Yet still they wanted to meet me; they wanted to know me.
Several men gave me their phone numbers, even though they had never seen a photo of the real me. My profile contained two photographs of Dickinson, the only two in existence, although only one has been authenticated. Her Ok Cupid pictures did not include images of her cavorting on beaches. But my real Ok Cupid profile projected that image as well.
Lately, though, I have this weird dry spell: I still get contacted, but can’t seem to make it to a first date.
I know that you recommend that people use really great, perhaps professionally done, photos.
Instead, I stand at the window and lower it down to them in a basket. Well, technically, Jane Austen was the zombie killer, not Dickinson, but close enough.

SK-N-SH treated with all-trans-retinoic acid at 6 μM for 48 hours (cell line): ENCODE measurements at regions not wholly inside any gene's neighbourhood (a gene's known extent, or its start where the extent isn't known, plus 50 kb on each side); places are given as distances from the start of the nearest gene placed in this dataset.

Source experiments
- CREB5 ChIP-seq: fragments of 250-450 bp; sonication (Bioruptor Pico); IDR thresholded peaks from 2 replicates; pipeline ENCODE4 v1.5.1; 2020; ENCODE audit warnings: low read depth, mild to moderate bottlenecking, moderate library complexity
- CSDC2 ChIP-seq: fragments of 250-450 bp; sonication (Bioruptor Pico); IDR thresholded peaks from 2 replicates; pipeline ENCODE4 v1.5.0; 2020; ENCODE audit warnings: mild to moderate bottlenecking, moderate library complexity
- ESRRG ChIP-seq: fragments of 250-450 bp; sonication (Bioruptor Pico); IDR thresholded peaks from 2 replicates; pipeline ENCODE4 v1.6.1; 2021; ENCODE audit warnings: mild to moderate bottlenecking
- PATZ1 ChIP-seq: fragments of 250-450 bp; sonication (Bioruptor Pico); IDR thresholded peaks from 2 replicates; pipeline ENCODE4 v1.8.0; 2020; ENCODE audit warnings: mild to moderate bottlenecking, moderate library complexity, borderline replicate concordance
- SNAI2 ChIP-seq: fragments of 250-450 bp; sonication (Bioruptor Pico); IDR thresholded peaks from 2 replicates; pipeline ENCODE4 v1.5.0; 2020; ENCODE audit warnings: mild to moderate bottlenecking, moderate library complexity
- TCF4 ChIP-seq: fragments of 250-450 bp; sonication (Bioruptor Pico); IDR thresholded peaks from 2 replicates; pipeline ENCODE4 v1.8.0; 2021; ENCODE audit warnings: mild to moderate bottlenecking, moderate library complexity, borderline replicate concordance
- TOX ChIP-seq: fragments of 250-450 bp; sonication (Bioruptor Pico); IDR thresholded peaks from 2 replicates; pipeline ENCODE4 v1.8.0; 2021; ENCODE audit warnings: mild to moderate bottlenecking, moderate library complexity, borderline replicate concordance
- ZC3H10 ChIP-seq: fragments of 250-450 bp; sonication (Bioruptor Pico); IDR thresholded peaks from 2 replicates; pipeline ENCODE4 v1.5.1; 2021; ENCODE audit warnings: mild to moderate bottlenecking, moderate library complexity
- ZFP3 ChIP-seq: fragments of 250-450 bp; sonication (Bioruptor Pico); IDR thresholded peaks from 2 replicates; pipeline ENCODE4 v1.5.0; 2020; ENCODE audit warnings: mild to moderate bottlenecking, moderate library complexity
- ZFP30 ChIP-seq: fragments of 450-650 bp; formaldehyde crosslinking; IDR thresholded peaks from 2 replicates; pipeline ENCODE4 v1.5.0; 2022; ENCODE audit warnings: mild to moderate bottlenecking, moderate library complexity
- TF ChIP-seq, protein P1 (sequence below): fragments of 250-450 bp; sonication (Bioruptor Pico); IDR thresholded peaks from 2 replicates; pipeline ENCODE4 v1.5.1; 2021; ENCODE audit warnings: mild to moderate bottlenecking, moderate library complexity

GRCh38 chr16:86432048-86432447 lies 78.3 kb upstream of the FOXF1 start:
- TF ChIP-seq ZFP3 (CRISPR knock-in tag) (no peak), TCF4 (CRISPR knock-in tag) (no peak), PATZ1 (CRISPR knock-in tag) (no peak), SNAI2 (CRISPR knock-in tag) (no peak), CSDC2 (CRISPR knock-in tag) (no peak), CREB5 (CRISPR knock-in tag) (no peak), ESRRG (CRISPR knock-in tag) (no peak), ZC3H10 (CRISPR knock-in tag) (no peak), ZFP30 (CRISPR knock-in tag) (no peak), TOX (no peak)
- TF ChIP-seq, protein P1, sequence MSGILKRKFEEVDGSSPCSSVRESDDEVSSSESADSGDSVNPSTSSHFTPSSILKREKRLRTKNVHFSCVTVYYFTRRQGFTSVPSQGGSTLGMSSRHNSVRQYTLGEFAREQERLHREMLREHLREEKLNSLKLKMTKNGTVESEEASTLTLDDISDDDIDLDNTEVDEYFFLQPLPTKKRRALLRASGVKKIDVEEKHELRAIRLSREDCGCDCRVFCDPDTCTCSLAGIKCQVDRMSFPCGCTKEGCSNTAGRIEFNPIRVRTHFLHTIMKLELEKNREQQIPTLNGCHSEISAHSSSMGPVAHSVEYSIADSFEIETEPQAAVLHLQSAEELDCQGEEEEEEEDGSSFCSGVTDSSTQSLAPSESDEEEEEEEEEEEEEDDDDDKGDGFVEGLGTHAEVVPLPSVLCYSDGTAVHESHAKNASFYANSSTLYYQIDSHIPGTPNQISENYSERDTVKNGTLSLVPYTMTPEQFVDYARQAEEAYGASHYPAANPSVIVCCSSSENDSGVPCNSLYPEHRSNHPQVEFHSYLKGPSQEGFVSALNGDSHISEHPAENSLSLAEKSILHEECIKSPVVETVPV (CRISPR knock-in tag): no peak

A man sends you an email that reads, “Hi, I’m John” or “Hi, I’d like to get to know you.” The messages aren’t offensive. A “Hi” message is equivalent to saying, “Hey, I didn’t read your profile and I don’t care about your brain or your personality, but we should go out sometime.”Emily got those emails as well, which I found really interesting.Apparently, on Ok Cupid, you’re allowed to be a harassing perv, but under no circumstances can you pretend you’re a dead poet.I kept reposting the images anyway, and people kept reporting me. Eventually, I got tired of this merry-go-round and added a disclaimer to my profile: That seemed to help, although several people told me that the disclaimer made the whole thing “less funny.”But even with all the haters, Emily was not hurting for suitors.We laughed, and then went on discussing our own dating disasters.For the next week or so, I went about my business as usual, but this Emily Dickinson idea wouldn’t go away. It would be an interesting art project, if nothing else.People are drawn in by that image, and then they create their own fantasy on top of that. Maybe this wasn’t your run-of-the-mill Ok Cupid projection about a real-world woman.An online dating site is really nothing more than layers upon layers of ego and insecurity. Maybe this was a step beyond that: a fantasy about an interesting, talented, Unfortunately, not everyone was in love with Emily.So I’m thinking of upgrading mine to get out of this dry spell.However, I have one worry about getting better photos: If I dress up really nicely, get my hair done, and get photographed in flattering lighting, won’t I look different in my photos than I will on a first date?I was lost in the wormhole of online dating, and if I didn’t end the experiment, I would never leave the house again.(Which would make my Emily Dickinson impression all the more authentic.)Of course, with all that interest, I might have actually met someone, if I had stuck with it. “Bespectacled writer disguises herself as Emily Dickinson and ends up falling in love with very own Thomas Wentworth Higginson!